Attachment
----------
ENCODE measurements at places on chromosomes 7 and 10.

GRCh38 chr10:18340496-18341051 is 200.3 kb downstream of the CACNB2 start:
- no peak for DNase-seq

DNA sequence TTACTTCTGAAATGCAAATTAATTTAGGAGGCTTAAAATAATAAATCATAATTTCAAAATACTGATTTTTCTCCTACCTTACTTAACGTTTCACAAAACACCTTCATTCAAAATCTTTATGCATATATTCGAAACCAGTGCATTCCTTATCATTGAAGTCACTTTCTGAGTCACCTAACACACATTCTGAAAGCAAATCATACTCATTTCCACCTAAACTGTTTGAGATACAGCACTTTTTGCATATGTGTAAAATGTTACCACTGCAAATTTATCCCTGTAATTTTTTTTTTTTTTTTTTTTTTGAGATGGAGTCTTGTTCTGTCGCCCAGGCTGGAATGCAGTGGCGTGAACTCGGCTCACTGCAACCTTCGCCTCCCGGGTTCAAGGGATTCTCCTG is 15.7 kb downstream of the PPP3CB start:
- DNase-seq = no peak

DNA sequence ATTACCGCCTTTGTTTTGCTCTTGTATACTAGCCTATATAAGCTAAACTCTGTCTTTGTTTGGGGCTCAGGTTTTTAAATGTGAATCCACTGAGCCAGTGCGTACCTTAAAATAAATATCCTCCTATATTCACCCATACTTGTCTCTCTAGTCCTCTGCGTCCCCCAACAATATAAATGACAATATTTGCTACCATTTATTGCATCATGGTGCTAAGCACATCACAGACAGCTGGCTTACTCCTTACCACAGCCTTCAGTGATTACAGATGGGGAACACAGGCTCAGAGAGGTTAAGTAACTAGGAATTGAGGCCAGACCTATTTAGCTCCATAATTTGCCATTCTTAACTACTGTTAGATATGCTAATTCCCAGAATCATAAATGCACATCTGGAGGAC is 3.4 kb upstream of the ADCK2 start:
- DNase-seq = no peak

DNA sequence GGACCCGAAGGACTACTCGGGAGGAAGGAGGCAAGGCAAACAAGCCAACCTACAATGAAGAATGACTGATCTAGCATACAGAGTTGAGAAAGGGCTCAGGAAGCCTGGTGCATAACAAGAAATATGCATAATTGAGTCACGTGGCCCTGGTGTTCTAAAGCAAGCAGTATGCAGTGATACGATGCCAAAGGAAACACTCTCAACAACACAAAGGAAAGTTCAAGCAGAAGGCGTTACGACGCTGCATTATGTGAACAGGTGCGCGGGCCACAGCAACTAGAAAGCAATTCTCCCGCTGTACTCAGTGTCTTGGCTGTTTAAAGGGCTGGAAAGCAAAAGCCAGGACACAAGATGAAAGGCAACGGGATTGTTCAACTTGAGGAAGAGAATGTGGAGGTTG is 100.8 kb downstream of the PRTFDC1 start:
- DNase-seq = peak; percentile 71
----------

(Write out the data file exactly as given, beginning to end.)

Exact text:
ENCODE measurements at places on chromosomes 7 and 10.

GRCh38 chr10:18340496-18341051 is 200.3 kb downstream of the CACNB2 start:
- no peak for DNase-seq

DNA sequence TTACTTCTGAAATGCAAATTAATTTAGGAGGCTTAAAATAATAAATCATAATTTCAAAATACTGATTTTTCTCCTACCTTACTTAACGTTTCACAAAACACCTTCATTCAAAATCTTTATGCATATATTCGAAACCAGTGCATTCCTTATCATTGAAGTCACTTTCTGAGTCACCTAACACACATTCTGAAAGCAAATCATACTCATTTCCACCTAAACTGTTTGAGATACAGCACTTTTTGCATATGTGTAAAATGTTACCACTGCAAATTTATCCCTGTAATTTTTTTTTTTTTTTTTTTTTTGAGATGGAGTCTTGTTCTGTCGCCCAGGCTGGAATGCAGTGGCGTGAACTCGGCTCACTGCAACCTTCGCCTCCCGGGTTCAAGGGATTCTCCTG is 15.7 kb downstream of the PPP3CB start:
- DNase-seq = no peak

DNA sequence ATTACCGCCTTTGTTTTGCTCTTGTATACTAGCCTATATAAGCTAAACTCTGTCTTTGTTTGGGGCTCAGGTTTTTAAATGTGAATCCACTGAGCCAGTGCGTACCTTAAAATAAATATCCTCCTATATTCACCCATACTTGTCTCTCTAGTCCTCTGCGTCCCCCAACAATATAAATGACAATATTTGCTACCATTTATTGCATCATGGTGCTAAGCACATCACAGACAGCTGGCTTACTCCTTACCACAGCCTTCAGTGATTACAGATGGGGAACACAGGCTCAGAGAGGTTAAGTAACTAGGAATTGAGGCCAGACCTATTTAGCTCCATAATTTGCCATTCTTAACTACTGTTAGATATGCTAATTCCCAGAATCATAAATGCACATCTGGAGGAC is 3.4 kb upstream of the ADCK2 start:
- DNase-seq = no peak

DNA sequence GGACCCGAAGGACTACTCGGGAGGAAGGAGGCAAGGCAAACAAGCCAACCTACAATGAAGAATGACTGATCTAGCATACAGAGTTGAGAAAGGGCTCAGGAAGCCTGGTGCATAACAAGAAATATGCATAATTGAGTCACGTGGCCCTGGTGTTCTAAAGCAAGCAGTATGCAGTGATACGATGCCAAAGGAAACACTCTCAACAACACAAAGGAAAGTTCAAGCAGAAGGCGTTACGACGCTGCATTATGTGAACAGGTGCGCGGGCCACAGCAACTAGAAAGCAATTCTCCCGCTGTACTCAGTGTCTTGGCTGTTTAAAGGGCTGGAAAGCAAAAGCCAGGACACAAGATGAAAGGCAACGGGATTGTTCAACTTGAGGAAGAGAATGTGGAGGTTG is 100.8 kb downstream of the PRTFDC1 start:
- DNase-seq = peak; percentile 71